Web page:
It was at left half that he won his first Scottish Cup medal against Hamilton Accies in April 1911. Another Scottish Cup medal came his way in 1912, by which time he was at left back. But it was 1913/14, one of the best seasons in the history of the club, that saw Dodds at his best. Not only did Joe win a League and Cup double for the club, but he also played for Scotland three times, including the great 3-1 win (inspired by his great friend Jimmy McMenemy) over England at Hampden in April. He literally could not have done more in that season.

imago/Colorsport Dixie Deans (9) (Celtic) is challenged by Colin Jackson (Rangers). Rangers v Celtic 16/9/72


John Deans’ career was going nowhere fast in autumn 1971. He was playing for Motherwell, or rather he wasn’t, for he was in the middle of a six week suspension when Jock Stein surprised the world by offering £17,500 for him. This all happened in the aftermath of Celtic’s dreadful League Cup Final defeat at the hands of Partick Thistle, and Stein was clearly making a point to some of his players who, he felt, had let him down.

The events of spring 1972 were characterised by Dixie Deans. Celtic might have reached the European Cup Final but Deans was the unlucky man who missed a penalty in the shoot-out. This would have shattered lesser men, but Stein and the fans kept faith with him, and on 6 May in the Scottish Cup final against the not inconsiderable opposition of Eddie Turnbull’s Hibs, he scored the hat-trick which put him on the same level as Jimmy Quinn, the only other man to score a hat-trick in a Scottish Cup final.

Further success followed with a League medal in 1973, won in breathtaking circumstances on the last day at Easter Road with two goals from Dixie Deans, and then in 1974 a League and Cup double with Deans again scoring in the Scottish Cup final against the overawed Dundee United.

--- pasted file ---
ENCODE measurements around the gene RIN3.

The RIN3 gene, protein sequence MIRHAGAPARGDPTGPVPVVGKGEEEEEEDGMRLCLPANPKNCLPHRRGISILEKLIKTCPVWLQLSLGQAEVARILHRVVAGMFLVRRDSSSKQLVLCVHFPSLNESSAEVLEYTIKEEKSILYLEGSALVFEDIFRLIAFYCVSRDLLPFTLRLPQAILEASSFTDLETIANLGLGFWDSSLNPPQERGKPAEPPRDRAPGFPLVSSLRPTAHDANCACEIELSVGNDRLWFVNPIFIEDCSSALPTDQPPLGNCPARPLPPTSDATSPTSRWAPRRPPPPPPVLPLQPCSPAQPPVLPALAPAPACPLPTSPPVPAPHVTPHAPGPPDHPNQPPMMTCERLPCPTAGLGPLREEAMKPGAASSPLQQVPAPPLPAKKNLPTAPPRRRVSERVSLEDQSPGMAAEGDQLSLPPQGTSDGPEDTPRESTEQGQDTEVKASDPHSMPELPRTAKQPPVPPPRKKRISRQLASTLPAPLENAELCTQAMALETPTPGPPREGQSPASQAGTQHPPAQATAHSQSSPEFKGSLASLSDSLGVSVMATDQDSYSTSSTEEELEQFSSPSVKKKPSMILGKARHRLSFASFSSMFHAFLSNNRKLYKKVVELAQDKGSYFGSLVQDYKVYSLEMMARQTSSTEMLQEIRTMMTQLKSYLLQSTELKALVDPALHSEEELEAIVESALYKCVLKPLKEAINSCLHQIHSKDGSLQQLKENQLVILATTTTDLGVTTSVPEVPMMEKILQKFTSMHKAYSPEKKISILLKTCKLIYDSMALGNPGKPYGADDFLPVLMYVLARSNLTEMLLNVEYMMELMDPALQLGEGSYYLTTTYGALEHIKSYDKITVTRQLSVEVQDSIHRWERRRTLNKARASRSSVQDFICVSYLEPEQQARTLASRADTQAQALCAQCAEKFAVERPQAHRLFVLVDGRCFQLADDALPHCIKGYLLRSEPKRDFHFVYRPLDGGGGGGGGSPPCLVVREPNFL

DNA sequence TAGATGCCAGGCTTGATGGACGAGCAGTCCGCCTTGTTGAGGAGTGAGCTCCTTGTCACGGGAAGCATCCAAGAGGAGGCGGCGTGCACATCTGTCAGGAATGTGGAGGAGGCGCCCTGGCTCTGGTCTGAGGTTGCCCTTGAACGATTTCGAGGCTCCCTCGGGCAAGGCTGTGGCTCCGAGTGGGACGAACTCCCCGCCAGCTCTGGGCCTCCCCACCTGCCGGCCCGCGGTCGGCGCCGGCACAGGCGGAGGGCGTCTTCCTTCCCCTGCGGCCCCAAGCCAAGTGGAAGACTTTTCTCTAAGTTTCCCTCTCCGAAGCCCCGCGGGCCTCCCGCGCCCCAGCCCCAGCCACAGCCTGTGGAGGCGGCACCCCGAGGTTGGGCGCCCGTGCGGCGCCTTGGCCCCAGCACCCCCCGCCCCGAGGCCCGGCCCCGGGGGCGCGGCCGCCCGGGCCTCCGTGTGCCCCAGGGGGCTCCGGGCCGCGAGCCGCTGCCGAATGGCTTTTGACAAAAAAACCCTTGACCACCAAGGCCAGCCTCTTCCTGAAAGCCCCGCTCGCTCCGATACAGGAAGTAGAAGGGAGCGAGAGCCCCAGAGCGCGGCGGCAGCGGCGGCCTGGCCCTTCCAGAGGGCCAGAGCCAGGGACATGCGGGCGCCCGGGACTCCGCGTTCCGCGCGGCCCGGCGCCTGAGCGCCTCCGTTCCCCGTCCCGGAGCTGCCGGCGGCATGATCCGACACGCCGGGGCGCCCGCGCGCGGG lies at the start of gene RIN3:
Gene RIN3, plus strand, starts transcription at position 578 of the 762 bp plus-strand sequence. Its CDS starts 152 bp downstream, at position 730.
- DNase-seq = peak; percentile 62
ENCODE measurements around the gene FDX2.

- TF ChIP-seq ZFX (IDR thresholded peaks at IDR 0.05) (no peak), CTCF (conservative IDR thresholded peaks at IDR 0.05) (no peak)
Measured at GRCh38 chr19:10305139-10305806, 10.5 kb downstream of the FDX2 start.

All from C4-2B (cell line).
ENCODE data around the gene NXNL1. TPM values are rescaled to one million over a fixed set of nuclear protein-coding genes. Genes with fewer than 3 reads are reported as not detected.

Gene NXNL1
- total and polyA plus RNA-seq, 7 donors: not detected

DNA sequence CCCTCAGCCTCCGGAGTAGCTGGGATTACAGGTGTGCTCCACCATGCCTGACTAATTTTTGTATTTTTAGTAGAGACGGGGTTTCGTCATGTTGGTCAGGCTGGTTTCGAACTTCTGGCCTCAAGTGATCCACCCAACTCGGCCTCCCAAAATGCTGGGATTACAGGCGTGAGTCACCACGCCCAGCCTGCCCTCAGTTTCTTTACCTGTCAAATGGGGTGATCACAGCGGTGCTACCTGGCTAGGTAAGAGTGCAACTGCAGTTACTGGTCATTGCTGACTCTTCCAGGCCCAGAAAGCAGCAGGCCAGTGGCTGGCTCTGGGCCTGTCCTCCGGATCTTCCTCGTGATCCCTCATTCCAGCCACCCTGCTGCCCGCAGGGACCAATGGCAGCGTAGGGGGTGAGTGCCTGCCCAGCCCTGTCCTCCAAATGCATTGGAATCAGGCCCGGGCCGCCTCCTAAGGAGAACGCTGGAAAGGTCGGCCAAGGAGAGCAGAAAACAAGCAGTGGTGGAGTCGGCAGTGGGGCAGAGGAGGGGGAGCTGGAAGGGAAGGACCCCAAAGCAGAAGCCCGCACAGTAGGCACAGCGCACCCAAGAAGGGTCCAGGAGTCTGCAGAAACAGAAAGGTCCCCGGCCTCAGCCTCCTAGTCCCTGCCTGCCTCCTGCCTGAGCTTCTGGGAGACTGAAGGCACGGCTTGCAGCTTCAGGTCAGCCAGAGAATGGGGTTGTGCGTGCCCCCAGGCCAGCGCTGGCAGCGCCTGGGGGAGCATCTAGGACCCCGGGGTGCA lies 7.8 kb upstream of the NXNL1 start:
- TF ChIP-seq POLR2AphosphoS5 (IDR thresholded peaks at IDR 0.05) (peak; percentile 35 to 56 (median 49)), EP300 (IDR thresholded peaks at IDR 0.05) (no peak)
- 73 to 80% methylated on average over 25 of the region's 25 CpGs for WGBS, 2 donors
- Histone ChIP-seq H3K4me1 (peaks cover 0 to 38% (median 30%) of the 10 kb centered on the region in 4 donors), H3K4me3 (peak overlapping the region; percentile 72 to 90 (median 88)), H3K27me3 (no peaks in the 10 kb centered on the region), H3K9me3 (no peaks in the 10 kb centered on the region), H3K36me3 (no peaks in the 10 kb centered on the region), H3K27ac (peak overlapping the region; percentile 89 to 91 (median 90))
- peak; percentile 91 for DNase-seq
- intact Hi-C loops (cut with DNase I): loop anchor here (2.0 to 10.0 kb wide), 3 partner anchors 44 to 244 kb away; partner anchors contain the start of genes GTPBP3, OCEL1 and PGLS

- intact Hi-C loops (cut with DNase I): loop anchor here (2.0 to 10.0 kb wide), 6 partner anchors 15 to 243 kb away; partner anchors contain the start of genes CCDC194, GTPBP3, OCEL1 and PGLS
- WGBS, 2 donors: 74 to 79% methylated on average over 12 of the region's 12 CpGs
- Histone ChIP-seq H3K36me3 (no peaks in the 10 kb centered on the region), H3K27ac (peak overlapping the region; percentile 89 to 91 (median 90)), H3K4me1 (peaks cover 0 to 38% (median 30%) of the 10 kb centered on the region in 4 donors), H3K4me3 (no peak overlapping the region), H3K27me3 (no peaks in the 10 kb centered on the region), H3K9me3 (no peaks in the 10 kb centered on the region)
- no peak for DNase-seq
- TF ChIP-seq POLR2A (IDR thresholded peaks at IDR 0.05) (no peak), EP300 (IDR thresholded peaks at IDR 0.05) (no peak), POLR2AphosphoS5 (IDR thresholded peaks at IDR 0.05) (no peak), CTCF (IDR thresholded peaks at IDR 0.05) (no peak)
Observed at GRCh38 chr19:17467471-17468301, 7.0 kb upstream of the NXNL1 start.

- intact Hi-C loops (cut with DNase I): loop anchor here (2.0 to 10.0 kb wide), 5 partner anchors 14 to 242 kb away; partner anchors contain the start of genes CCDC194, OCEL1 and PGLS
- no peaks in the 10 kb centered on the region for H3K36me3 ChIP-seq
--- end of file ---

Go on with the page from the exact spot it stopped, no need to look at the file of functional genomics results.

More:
Patsy Gallacher


He played 432 games for Celtic, scored 186 goals, won a League medal in 1914, 1915, 1916, 1917, 1919, 1922, and a Scottish Cup medal in 1912, 1914, 1923, 1925. He played 11 times for Ireland, and those who saw him say with surprising unanimity that he was the greatest of them all.

Less than six months after his debut, Patsy had won a Scottish Cup medal, scoring in the 1912 final against Clyde, and by 1914 he was the inspirational mainstay of the great team which won the Scottish League and Cup double The Great War meant that Patsy had to get a job in John Brown’s Shipyard where he was once fined and suspended from playing for Celtic for “bad-timekeeping”, but this did not stop playing phenomenal football and becoming “the most talked about man in the trenches”.

He is best remembered for the famous goal that he scored (he somersaulted into the net with the ball wedged between his legs) in the Scottish Cup final against Dundee in 1925, and the goal that he scored against Hibs at Easter Road in September 1921 when he ran all the way from the centre after Hibs had scored, to score without any other player touching the ball.

Bobby Murdoch (Celtic) In the Heat of Lisbon he was the best player on the park


Jock Stein was convinced that Bobby, hitherto a disappointing inside forward, could become a world class right half – and he told him that!